CHICAGO -- When James Shields last won a ballgame, the White Sox had just finished knocking out six home runs over nine innings at Kauffman Stadium and the South Siders were unbeaten.That victory came on Opening Day, March 29. Fourteen appearances and 13 starts later, along with a 22-42 record
CHICAGO -- When James Shields last won a ballgame, the White Sox had just finished knocking out six home runs over nine innings at Kauffman Stadium and the South Siders were unbeaten.
That victory came on Opening Day, March 29. Fourteen appearances and 13 starts later, along with a 22-42 record for the White Sox since that impressive open, and Shields picked up his second victory of the season with a 5-1 White Sox win over the Indians on Tuesday at Guaranteed Rate Field. Shields hit Francisco Lindor with the first pitch of the game, but didn't allow much after, exiting after yielding one run on four hits over seven innings with two strikeouts.
"I feel like I've been pitching really well for the most part this season," said Shields, who improved to 2-7 on the season. "But wins haven't come my way. We've won some games while I've been in there, so that's been good, but at the end of the day, you want to get the win for the team."
"Different angles, there's some deception along with the stuff, been doing it for a long time," said Indians manager Terry Francona of Shields' success. "He goes out there and competes, fights, stays off the barrels and never lets us get in any kind of rhythm at all."
By retiring Jason Kipnis for the first out of the seventh, Shields reached 2,500 innings pitched for his illustrious career. He also has worked 59 1/3 postseason innings and 568 1/3 in the Minors. Shields has pitched at least six innings in 10 straight starts this season.
"Again, his longevity. He has reinvented himself," White Sox manager Rick Renteria said. "He continues to impress everybody.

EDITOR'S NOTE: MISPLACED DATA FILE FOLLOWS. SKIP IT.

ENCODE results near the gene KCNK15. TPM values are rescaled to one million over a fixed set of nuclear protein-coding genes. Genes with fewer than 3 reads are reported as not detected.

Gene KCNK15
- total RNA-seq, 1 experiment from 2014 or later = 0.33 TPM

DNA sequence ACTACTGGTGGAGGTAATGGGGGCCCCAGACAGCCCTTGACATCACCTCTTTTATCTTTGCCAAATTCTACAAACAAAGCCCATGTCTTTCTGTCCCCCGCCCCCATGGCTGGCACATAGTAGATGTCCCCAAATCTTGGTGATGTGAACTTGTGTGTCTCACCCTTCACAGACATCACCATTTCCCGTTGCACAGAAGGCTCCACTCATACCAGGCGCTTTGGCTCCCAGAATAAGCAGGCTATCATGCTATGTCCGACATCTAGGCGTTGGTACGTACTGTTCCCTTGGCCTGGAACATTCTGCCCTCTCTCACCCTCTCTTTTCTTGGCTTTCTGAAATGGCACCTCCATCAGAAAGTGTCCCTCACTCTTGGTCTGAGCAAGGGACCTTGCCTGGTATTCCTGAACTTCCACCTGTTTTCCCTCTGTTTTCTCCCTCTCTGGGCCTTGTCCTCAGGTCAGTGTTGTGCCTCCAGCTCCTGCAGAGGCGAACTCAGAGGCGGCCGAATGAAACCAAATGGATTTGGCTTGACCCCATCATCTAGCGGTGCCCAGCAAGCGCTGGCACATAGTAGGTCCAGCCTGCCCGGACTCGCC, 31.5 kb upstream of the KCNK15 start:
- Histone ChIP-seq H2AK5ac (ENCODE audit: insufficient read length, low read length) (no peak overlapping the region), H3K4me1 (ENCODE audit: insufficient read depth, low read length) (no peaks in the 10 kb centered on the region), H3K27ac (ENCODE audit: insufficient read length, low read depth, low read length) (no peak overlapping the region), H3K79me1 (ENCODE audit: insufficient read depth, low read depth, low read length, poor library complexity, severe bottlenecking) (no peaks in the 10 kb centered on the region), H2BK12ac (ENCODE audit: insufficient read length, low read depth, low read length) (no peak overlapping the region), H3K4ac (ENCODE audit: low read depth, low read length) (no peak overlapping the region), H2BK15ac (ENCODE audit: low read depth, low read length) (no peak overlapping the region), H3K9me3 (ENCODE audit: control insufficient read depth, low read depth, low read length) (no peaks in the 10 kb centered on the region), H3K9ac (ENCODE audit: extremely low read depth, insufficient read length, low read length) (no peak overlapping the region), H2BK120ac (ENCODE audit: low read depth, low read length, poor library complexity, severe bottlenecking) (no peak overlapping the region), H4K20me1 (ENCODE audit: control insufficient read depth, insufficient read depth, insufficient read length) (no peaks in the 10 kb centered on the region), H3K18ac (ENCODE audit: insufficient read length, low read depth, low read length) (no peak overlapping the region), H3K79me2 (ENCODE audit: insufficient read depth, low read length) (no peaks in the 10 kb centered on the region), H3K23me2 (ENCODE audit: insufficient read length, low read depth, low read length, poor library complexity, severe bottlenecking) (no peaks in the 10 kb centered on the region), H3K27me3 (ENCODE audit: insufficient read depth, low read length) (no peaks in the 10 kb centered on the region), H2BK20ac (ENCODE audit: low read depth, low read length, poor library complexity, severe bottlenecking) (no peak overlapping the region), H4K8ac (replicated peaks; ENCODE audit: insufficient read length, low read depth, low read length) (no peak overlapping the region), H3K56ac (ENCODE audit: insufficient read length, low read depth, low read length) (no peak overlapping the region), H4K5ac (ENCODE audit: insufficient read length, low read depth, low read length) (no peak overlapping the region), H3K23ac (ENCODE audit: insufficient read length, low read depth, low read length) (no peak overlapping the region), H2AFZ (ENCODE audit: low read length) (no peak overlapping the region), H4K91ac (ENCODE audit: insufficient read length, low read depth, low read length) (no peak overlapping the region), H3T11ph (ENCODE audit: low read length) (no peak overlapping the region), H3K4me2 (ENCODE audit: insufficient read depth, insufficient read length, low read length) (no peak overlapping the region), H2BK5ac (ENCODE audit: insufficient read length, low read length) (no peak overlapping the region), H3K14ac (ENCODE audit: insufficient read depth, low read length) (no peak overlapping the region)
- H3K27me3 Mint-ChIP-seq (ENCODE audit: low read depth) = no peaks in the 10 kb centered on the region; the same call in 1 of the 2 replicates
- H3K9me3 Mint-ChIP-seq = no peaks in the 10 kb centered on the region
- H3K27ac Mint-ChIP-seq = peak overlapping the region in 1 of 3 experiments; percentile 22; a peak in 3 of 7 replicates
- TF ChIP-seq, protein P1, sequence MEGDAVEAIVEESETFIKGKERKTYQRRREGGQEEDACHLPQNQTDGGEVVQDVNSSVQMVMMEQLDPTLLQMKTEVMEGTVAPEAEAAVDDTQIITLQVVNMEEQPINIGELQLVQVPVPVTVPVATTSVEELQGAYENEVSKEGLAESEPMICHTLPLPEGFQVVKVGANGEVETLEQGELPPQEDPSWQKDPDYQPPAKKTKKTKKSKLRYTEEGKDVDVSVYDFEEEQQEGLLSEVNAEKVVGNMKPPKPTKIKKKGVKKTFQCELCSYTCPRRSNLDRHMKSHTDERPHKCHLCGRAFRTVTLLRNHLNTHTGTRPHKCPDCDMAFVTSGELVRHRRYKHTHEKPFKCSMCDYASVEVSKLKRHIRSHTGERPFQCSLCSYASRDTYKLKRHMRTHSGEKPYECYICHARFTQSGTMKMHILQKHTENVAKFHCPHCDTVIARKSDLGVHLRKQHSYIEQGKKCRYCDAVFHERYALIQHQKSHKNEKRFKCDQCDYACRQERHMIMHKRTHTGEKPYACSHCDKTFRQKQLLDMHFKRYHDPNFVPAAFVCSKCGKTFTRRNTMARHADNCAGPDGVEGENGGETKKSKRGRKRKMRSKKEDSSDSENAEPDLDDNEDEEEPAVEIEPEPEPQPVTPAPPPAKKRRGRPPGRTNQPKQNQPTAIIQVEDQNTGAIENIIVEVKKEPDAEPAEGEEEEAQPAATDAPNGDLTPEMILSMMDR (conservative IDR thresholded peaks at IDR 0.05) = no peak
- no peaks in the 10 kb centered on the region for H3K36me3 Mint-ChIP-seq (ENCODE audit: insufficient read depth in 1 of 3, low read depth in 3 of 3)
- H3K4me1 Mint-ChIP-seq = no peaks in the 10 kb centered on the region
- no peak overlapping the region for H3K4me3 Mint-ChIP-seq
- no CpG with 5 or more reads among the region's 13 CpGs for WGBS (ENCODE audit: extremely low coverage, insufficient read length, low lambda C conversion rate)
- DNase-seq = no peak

"Little different arm slot now, he has become very comfortable with it. Changes speeds really well out of that slot, couple of different velocities on breaking pitches. Still is able to work 91-92 [mph], just continues to attack the strike zone and has a really good idea of how he wants to go after hitters. He continues to show everybody he can pitch."
Yoan Moncada and Yolmer Sanchez started the White Sox offense off strong against Cleveland's Adam Plutko with back-to-back home runs on back-to-back pitches in the first inning. Matt Davidson doubled twice to drive in two, and Omar Narvaez added a run-scoring double.
It was Shields after a loss on June 2 to Milwaukee who forcefully stated he wasn't worried about the rebuild and was tired of the losing. It was the same Shields celebrating with his teammates postgame Tuesday in what looked like the after-effects of some sort of fog machine and strobe lighting in the home clubhouse.
"We are trying to celebrate each win," Shields said. "We are going to go game by game and try to win the series and enjoy the moment instead of looking too far ahead or dwell on what we've done. We are going to enjoy the moment."
The White Sox earned their first win at home against the Indians since July 30, 2017. The team is 10-17 against the American League Central overall and 2-7 at home this season.
HE SAID IT
"To be honest, my cleat got stuck first pitch. It jarred me a little bit and I yanked the ball. I was hoping it went behind him, but instead, it hit him in the foot. It was a weird situation. I'm glad I got out in the first inning unscathed." -- Shields, on hitting Lindor with the first pitch
Dylan Covey is scheduled to make his sixth start of 2018 on Wednesday night with a 7:10 p.m. CT first pitch against the Indians at Guaranteed Rate Field. Covey has gone 1-0 without allowing an earned run over 11 innings in his last two starts, including a victory against former White Sox pitcher Chris Sale. Covey matches up with right-hander Trevor Bauer on Wednesday.
Scott Merkin has covered the White Sox for MLB.com since 2003. Read his blog, Merk's Works, follow him on Twitter @scottmerkin, on Facebook and listen to his podcast.